Holi is generally considered to be the festival of colours and it is actually so, but there are some parts of India where they celebrate Holi with a difference. The way the Holi of Barsana, the birthplace of Radha, a village, some distance away from Mathura, is celebrated is particularly interesting. Holi is also celebrated as love of these two great lovers Radha and Lord Krishna.

Lath mar Holi at Barsana Mathura:

During holi, men from Nandgaon, the land of Lord Krishna come to play Holi with the girls of Barsana; their task is to raise their flag over Shri Radhikaji’s temple. But then it is not as simple as it sounds as they are faced with stiff resistance and this isn’t resistance of colours but with sticks by the gopies. Hence, the Holi get its new name here-Lathmaar Holi. But the men are smart and come well covered and padded to protect from the sticks, because they can’t retaliate as per the customs.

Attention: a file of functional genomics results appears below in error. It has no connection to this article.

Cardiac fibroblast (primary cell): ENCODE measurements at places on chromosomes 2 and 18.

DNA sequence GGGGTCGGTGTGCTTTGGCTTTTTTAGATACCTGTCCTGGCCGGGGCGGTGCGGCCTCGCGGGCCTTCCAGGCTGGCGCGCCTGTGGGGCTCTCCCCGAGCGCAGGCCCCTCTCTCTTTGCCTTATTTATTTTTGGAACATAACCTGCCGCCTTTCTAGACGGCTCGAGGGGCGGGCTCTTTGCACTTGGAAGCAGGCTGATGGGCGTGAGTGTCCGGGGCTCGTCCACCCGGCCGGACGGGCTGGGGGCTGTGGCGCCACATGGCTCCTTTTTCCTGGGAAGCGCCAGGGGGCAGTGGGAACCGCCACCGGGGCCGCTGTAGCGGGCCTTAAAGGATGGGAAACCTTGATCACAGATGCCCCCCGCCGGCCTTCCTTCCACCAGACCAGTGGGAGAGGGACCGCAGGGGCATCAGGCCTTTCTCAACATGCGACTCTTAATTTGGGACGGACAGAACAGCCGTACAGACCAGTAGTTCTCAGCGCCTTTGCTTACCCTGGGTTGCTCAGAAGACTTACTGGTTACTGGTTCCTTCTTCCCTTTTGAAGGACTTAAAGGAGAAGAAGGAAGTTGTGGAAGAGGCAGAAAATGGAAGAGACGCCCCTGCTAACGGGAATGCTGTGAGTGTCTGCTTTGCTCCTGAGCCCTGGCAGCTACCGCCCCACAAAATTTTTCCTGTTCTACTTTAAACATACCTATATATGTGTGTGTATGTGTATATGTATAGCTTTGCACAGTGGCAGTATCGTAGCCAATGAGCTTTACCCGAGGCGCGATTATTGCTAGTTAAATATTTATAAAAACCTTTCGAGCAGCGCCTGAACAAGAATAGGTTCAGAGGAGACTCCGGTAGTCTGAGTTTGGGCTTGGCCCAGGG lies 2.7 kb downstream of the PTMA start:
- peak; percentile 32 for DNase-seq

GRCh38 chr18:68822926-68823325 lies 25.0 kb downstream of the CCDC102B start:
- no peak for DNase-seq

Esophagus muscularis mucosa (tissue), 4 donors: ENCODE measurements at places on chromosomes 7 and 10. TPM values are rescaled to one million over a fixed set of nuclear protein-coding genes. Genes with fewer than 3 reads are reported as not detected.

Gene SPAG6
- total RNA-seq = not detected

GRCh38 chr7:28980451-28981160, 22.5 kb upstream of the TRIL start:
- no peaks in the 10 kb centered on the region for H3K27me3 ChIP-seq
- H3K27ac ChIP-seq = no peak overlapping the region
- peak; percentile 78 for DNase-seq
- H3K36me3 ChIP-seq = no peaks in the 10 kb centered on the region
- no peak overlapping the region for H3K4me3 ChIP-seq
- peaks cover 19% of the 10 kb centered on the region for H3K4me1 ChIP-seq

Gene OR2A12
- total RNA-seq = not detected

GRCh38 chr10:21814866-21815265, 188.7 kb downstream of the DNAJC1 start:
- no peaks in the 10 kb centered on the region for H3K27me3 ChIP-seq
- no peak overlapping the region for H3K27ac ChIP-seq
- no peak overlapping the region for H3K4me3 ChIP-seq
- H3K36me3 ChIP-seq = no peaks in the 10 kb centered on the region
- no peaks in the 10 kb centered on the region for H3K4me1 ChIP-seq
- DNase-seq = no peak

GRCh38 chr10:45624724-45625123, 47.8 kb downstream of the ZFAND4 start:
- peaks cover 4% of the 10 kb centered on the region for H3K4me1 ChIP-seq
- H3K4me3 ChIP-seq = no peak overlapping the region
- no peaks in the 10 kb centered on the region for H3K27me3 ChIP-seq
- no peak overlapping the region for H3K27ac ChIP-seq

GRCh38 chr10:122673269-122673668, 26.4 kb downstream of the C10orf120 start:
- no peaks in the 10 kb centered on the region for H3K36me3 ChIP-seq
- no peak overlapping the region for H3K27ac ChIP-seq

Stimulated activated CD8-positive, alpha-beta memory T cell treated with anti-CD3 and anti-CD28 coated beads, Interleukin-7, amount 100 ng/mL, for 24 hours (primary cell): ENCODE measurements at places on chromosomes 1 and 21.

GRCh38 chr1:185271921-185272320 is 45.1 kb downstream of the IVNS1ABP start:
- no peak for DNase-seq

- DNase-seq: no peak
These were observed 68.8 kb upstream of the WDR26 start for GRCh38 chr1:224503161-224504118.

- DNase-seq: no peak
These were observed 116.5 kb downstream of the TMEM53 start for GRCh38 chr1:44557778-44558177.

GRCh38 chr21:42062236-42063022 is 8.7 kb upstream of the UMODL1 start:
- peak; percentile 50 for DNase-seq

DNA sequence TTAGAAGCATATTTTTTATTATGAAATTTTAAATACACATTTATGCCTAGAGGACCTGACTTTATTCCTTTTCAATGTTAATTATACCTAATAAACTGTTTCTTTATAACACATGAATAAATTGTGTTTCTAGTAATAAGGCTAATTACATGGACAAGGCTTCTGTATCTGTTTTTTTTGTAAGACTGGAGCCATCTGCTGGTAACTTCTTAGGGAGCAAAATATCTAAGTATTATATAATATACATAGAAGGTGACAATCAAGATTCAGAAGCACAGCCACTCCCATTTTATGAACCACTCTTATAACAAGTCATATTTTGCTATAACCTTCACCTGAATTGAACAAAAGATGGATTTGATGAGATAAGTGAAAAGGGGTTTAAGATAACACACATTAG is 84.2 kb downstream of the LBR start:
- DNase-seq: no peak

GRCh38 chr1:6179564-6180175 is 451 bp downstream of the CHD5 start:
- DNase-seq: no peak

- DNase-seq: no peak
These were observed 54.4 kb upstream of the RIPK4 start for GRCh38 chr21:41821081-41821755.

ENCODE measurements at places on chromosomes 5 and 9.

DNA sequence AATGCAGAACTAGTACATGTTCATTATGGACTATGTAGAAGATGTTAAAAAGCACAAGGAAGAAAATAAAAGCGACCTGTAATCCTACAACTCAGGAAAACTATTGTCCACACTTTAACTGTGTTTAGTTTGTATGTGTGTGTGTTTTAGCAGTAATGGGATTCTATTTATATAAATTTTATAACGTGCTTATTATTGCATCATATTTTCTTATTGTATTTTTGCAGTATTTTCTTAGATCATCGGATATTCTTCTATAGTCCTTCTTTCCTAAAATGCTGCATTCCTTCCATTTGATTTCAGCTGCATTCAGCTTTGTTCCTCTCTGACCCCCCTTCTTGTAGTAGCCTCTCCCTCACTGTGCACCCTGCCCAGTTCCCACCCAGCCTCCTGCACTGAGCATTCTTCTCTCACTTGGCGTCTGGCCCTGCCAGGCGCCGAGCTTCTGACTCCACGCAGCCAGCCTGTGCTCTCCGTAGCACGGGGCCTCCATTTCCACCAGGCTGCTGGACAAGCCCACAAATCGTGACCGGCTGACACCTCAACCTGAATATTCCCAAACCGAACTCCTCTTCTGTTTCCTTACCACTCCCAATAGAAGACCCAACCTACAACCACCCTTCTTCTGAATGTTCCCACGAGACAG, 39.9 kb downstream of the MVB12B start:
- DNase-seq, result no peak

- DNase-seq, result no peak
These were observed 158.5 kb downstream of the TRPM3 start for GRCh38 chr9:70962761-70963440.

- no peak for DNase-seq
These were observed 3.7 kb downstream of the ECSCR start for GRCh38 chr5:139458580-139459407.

The men try hard not to get caught because if they get caught they get good beating from the women. And to add to that they are made to wear a female attire and dance in public, all said and done in the spirit of Holi. This tradition has been going on for a long time and renowned poets like Surdas, Nand-das, Kumbhan-das and others have picturesquely described how Lord Krishna received similar treatment and was forced to don a sari and wear make-up and perform dance before being released by the gopies.

After the men hoist their flag, the next day the men from barsana go to the village of Nandgaon and drench women there in colours of kesudo, naturally occurring orange-red dye and palash. Today, the women of Nandgaon beat the invaders from Barsana. It is a kaleidoscope of different colours and is sight to watch. The celebrations are full of colours and people taking part in the celebrations enjoy to the care.

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